Comfort is a deposited treasure from which I can borrow; it is like the sacrifice of Christ in whom is all my comfort, because, on Calvary He opened to all the house of Israel a fountain for sin and uncleanness. But a comforter is a person, who, when I can not go to the fountain nor even see it, goes for me and fills his pitcher and puts the refreshing drops to my burning lips. When Ishmael lay perishing with thirst, his mother’s comfort was near by, in the cleft of the rock from which the water came gushing down; yet with comfort so near he might have died. But when the angel of the Lord appeared and showed her the water, then Hagar had found her Comforter.

And such is the Holy Spirit. So long as Jesus walked on earth He was the Comforter of His disciple’s. He lifted them when they stumbled; when discouraged and distressed by fear and doubt, He was their faithful Savior and Comforter. But Himself was not comforted. When in Gethsemane, being exceedingly sorrowful even unto death, He asked them for comfort, they could not give it to Him. They were powerless; they slept and could not watch with Him one hour. So He struggled alone, uncomforted and comfortless, until an angel came and did what sinners could not do, comforting the Savior in His distress.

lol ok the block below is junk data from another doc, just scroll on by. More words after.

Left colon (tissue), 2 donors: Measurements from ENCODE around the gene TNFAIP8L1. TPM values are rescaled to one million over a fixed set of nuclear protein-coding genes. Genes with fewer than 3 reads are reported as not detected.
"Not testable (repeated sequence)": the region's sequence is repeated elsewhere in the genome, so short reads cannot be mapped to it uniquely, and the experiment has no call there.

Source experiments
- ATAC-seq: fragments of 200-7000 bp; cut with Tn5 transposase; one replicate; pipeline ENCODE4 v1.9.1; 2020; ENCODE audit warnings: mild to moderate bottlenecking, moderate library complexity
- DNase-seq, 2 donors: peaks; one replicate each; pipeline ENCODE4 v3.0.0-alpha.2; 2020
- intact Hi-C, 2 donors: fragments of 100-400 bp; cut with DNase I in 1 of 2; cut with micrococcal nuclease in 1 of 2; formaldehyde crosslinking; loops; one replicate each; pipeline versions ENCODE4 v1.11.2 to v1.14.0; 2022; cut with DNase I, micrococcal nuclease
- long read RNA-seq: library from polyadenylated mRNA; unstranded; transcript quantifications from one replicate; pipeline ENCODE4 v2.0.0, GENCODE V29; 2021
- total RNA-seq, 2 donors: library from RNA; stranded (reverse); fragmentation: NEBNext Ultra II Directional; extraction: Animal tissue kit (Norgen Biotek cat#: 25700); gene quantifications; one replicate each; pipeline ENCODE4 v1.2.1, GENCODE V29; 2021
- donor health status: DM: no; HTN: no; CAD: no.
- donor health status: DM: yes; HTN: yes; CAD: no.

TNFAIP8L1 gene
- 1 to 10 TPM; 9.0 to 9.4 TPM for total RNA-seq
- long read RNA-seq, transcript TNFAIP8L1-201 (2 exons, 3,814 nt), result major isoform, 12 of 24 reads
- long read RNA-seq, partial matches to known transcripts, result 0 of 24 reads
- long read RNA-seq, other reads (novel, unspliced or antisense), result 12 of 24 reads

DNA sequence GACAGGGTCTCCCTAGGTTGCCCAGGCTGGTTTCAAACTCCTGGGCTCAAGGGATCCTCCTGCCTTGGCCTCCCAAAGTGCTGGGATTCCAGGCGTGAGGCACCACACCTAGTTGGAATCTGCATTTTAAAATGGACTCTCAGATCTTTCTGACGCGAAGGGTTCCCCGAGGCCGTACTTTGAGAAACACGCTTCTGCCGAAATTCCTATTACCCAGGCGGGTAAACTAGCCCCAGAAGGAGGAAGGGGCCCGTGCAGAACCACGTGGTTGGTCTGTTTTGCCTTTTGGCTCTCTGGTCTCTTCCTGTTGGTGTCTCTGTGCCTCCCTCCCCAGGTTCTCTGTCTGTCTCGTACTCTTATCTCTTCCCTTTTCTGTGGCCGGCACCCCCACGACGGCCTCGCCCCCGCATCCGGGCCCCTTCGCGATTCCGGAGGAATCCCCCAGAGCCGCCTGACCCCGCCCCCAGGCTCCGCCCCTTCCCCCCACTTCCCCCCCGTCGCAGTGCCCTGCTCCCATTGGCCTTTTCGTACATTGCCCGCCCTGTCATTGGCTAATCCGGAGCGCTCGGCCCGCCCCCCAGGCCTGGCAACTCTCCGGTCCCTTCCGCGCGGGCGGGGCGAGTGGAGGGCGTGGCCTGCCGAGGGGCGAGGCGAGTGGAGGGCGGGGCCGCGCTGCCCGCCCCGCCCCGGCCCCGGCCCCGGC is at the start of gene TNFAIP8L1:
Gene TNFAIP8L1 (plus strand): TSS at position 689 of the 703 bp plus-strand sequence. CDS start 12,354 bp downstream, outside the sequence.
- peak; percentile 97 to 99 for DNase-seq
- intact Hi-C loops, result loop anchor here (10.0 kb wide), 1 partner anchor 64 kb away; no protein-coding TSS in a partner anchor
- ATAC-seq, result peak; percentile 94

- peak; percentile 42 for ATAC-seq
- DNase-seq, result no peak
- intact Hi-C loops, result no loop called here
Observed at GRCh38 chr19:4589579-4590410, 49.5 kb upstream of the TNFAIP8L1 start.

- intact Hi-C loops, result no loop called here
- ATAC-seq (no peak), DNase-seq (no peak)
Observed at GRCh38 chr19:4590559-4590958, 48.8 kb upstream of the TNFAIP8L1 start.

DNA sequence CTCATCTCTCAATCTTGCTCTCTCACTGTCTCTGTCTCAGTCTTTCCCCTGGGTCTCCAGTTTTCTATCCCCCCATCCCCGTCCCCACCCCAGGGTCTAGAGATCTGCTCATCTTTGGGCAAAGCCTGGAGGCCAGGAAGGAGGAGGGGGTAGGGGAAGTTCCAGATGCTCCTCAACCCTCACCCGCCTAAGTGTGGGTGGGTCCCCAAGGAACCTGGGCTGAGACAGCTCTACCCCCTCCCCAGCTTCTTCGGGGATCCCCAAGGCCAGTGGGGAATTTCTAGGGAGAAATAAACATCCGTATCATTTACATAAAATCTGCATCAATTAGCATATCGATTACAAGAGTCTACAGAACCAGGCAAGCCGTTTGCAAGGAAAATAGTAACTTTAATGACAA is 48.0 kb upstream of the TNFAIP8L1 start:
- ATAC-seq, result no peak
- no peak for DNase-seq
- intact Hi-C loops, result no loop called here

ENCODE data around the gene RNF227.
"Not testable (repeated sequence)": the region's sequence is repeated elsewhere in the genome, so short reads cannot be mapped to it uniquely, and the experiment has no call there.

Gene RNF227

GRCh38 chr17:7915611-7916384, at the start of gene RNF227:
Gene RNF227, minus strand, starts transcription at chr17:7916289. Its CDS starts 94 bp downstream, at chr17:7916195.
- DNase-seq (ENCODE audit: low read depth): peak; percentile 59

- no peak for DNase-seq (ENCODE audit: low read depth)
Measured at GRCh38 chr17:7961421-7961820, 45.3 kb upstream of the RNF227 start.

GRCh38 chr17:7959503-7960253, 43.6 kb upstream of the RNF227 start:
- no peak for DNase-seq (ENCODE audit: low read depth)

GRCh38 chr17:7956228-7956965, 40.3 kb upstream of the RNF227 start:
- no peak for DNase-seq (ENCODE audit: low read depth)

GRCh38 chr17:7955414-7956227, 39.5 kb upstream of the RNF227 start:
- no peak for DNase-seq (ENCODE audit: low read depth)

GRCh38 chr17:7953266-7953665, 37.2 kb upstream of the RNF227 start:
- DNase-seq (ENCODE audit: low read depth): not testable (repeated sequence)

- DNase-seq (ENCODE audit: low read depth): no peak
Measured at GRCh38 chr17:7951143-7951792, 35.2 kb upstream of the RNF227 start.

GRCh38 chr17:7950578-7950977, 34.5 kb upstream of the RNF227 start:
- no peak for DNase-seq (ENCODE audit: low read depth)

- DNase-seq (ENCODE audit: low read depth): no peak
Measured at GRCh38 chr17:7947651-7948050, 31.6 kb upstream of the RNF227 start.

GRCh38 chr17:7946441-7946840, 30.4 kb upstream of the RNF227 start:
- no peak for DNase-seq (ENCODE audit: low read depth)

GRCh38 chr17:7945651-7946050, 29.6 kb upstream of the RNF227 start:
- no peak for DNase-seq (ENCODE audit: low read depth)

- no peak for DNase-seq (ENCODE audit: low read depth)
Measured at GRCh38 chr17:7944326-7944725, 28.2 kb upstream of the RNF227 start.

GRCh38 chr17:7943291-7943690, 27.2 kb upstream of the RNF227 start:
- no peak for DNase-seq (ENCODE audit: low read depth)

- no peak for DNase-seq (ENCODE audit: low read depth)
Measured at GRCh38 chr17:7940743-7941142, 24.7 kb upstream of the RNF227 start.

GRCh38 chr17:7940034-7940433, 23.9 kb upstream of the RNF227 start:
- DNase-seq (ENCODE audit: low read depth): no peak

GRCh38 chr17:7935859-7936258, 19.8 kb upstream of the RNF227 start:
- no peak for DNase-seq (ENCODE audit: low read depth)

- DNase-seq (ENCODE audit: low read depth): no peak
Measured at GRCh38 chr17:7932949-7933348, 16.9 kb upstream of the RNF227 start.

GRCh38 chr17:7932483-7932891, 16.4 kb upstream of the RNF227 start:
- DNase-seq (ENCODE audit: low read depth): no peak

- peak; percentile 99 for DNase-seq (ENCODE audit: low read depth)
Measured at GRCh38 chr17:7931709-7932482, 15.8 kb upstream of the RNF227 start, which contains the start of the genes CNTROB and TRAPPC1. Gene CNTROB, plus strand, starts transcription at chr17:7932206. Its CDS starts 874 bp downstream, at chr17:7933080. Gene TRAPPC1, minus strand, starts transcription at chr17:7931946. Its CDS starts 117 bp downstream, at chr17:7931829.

When about to depart from the earth, Jesus foreknew how desolate His disciples would be. They were weak, helpless, broken reeds. As the slender vine clings to the oak, so they cling to their Lord. And now, as the tree was to be removed and the vines